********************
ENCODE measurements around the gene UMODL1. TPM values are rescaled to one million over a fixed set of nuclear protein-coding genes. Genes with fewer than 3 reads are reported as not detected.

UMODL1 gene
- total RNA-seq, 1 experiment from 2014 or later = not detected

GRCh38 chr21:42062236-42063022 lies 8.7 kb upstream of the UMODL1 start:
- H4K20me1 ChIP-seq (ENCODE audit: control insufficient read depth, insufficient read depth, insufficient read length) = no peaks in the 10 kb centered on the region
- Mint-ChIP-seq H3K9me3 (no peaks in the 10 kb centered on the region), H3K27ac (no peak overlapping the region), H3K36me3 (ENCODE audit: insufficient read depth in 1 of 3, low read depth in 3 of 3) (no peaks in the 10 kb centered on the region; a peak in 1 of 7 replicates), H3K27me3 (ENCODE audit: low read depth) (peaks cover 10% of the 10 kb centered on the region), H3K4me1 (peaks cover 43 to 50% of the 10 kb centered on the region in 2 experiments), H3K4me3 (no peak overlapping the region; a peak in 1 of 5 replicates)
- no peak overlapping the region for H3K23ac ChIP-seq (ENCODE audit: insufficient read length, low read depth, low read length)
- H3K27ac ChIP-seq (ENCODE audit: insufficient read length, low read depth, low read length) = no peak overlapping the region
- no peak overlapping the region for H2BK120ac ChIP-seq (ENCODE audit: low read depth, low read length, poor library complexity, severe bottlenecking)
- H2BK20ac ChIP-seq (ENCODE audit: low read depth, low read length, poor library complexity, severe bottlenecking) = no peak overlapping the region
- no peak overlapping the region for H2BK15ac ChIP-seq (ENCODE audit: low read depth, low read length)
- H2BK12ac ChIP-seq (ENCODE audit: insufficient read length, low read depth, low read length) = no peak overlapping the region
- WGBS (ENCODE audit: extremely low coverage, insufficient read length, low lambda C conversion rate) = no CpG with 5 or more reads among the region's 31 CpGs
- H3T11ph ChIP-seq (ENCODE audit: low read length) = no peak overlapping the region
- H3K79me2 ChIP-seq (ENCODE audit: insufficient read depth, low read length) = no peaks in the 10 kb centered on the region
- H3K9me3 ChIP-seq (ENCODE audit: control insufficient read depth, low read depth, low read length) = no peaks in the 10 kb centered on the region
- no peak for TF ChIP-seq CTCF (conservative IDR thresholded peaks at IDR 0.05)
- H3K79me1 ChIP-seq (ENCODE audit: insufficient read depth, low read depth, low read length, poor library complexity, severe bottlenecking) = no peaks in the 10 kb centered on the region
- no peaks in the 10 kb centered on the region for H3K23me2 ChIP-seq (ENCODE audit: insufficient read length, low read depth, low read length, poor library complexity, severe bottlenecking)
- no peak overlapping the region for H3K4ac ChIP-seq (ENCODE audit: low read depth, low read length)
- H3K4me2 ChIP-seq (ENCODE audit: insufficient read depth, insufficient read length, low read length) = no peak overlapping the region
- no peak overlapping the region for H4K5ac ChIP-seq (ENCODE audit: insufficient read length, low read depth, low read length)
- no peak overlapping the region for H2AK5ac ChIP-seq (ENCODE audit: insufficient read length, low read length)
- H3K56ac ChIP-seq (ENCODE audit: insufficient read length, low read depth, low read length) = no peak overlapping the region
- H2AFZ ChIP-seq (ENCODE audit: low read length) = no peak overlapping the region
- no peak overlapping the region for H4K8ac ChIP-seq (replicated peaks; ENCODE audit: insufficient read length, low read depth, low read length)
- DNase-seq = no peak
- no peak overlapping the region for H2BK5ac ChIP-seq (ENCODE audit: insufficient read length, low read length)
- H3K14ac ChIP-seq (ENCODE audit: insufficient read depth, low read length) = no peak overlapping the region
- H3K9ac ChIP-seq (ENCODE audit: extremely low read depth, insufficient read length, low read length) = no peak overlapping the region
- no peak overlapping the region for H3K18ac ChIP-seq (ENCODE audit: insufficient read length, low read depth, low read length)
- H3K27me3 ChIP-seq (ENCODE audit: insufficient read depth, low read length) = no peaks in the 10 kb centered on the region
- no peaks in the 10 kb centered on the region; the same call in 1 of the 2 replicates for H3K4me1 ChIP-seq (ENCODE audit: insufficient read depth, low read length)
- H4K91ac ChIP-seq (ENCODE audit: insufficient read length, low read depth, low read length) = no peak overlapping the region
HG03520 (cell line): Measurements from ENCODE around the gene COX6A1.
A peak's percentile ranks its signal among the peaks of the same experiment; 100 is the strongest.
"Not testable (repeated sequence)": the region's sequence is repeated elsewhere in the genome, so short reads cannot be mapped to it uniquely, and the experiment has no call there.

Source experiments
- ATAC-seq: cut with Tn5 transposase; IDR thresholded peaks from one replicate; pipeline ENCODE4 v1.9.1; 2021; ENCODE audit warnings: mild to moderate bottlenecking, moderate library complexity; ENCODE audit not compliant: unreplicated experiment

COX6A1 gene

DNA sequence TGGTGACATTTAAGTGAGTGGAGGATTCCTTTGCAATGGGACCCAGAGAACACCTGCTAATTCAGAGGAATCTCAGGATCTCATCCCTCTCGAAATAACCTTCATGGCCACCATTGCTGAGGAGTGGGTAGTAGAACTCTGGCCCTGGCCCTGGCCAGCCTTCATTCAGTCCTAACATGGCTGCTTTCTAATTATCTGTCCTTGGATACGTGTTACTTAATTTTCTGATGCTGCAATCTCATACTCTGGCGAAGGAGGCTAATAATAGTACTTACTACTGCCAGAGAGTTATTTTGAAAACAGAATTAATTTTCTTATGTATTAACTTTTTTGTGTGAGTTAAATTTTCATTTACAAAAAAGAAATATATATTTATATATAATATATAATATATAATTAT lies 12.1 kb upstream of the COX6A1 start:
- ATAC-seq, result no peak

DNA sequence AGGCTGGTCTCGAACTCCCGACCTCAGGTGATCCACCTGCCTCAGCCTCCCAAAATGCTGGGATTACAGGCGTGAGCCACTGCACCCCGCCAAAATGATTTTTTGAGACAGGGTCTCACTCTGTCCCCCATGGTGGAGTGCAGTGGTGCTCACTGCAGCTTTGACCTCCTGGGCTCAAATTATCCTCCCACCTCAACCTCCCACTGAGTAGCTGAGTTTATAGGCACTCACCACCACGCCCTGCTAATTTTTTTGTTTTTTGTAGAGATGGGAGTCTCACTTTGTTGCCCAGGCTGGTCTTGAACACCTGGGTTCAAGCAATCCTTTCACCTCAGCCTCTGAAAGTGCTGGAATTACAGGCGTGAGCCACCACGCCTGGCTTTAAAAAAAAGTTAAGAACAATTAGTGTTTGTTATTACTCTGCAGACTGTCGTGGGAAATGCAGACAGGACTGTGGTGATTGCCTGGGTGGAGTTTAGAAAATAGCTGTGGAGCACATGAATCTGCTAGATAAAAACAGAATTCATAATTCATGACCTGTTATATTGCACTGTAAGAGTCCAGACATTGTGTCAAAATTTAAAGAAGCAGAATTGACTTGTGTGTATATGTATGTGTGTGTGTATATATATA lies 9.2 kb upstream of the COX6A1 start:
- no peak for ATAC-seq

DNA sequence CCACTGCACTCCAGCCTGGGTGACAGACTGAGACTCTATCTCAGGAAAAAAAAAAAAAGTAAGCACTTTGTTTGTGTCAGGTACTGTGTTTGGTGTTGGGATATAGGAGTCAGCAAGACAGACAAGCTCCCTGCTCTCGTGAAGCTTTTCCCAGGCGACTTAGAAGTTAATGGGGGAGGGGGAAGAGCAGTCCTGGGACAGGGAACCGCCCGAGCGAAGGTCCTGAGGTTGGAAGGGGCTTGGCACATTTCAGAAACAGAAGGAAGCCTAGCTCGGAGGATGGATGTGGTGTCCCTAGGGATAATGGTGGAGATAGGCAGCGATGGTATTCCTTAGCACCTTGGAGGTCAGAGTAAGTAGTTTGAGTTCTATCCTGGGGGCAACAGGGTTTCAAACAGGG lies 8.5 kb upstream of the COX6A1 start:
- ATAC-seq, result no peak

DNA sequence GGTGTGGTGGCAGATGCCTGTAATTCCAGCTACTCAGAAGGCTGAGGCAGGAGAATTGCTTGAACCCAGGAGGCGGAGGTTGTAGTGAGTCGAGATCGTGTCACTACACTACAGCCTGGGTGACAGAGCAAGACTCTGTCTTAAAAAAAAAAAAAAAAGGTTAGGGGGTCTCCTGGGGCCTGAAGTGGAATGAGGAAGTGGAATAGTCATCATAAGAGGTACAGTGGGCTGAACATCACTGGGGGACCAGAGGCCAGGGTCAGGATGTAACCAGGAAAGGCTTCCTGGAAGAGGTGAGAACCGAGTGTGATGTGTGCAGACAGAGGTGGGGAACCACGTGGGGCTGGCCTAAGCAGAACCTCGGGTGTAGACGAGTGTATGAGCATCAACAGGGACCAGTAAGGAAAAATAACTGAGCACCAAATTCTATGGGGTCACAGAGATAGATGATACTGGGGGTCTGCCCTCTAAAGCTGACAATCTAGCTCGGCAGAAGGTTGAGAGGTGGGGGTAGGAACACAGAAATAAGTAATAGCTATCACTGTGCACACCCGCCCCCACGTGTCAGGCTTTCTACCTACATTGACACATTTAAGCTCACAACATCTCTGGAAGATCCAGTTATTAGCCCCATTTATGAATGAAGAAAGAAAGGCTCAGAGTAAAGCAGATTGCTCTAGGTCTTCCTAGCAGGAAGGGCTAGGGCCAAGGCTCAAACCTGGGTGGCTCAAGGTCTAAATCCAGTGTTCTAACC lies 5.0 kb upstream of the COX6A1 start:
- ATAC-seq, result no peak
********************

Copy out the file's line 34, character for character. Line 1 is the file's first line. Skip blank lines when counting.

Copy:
- H4K91ac ChIP-seq (ENCODE audit: insufficient read length, low read depth, low read length) = no peak overlapping the region